A Night of Grain Alcohol and Sichuan Noodles That Almost Never Happened At All
Baijiu in Jilin Province
Somewhere between the Pizza Hut and the KFC, disillusion set in. I’d put up with the hotel chains, the faux-Euro village, and the ski slope floodlights trapping the resort in an orb of artificial light 24/7, but American fast food had pushed me over the edge.
This was not China. Sure, we were at a Chinese ski resort in the cradle of China’s ginseng region, a crop indelibly linked with Chinese culture and medicine, but something was off. I was part of the problem. I came to northeast China to document the growing popularity of skiing, a Western practice, among China’s rapidly westernizing middle class.
Now, I wanted out. With my colleagues holed up at a Holiday Inn with an all-you-can-eat buffet, I escaped into the frigid night air. Just blocks from the hotel, the streetlights vanished, the only lights peeping from the foggy windows of tin shacks lining the road. I hesitated. Disenchantment had masked the relative safety of the resort, and now reality was setting in. I was out here. Alone.
I zeroed in on a shack with its door ajar. I made out the unmistakable sounds of laughter and clinking glass from the other side of a metal wall. I cracked the door open and slid inside. The burst of warmth felt good against frosty cheeks, and ginger-peppercorn steam hung thick in the humid air. The room was sparse, with bare metallic walls and a concrete floor occupied by a pair of circular plastic tables. A group of bundled Chinese men joked loudly at one of the tables with a big man in a yellow baseball cap.
“You hungry?” asked the man, pointing at the enormous spread of dumplings, Sichuan noodles, and soups interspersed with bottles of Tsingtao beer. He introduced himself as Kevin, an Arizonan contracted to build the region’s first water park. The rest were a mix of laborers, welders, and engineers from around the country. Only one spoke English. Kevin spoke no Chinese. It had been an interesting night. He said the baijiu helped.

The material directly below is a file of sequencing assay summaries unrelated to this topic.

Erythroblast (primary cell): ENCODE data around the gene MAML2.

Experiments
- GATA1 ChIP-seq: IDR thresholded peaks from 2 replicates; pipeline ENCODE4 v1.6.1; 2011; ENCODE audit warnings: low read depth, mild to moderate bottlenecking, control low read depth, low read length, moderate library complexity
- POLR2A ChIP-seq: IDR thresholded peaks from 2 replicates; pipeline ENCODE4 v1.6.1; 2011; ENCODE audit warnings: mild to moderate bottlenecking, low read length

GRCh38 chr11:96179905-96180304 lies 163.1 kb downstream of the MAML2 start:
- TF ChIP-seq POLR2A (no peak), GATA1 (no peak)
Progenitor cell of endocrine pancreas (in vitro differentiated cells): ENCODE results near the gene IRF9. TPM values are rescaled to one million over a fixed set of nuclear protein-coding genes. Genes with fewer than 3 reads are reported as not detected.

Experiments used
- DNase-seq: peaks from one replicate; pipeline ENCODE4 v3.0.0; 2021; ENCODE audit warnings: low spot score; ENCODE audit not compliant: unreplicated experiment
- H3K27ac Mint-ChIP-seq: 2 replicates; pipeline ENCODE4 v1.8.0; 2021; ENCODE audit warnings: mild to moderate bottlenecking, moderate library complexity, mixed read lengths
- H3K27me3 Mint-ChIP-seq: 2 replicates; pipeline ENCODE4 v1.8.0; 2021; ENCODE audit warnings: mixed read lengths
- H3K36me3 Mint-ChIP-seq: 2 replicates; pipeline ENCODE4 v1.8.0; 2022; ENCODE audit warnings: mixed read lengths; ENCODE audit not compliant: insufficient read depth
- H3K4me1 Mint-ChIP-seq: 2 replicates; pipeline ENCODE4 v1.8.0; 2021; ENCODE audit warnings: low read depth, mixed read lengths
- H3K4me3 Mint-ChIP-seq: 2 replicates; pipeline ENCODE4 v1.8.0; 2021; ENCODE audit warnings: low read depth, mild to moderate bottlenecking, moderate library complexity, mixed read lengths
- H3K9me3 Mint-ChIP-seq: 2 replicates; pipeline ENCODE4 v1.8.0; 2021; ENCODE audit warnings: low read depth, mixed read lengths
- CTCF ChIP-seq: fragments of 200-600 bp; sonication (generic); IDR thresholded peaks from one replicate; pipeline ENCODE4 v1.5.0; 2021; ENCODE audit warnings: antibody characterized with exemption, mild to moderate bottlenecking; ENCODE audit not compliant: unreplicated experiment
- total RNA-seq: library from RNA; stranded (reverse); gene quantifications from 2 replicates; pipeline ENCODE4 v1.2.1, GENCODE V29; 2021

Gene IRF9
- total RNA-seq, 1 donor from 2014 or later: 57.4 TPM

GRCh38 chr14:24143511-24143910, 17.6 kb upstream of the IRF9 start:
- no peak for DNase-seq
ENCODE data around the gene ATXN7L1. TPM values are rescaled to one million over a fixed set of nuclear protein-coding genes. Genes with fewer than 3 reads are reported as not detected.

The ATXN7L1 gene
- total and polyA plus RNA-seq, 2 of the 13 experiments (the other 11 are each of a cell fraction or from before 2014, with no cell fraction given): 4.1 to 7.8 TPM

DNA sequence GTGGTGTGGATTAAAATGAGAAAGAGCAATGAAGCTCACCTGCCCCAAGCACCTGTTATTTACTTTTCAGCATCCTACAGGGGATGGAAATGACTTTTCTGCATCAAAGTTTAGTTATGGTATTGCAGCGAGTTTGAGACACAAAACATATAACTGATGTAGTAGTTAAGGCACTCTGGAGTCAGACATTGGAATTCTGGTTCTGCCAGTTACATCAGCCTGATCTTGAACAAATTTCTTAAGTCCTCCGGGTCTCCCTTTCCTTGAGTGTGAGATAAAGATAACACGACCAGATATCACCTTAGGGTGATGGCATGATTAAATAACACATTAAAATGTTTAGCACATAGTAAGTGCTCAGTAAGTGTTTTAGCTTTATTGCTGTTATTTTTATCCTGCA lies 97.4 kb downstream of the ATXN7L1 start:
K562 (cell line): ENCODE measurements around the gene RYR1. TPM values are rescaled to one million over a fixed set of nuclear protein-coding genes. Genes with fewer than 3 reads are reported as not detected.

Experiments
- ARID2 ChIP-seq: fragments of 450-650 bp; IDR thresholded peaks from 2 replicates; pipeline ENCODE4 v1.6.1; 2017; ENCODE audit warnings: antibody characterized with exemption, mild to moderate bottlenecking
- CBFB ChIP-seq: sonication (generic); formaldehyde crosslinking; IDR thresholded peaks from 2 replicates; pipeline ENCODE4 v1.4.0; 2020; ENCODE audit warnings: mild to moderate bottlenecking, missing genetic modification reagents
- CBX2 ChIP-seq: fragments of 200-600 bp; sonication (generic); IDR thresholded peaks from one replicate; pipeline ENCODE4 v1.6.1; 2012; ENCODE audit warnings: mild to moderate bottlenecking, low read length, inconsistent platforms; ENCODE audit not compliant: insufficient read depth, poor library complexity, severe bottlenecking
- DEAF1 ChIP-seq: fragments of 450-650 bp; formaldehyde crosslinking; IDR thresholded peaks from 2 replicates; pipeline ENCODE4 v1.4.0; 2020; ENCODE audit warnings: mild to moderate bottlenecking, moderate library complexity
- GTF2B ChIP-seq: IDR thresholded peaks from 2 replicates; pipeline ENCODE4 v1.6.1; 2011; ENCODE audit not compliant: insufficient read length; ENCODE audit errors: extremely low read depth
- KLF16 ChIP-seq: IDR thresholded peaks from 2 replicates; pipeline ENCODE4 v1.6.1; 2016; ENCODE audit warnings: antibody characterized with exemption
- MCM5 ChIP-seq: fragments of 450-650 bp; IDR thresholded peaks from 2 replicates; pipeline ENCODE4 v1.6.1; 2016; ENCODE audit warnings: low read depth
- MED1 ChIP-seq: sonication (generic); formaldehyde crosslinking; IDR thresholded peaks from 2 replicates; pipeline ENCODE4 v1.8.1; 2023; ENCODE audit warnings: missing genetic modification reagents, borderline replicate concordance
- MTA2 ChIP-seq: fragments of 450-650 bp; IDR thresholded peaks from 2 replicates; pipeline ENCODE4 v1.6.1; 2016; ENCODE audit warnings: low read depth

Baijiu, China’s prized grain liquor, peels the paint off of any drink out there, so when somebody slid me a glass of yellow liquid, my insides instinctively shriveled. Gan-bei. Cheers. Laughter erupted as I tried to hide a poisoned grimace. Kevin gave me a pat on the back, and I quickly realized that I’d be the night’s entertainment. The baijiu flowed and food kept appearing, courtesy of the establishment’s round-faced hostess/cook/homeowner.
I asked the tireless chef if she liked the new construction happening in her once-sleepy village. She nodded. In all of the years she’d lived here (which happened to be all of her years) business had never been better, thanks to the overflow of tourists.
Two beers later, I announced my exit. On my way out the door, I bought some home-brewed baijiu from our hostess. She smiled and threw a ginseng root in before tightening the top. Stepping out into the night, I held the bottle up to the resort lights—the only reminder of a night that might never have happened at all.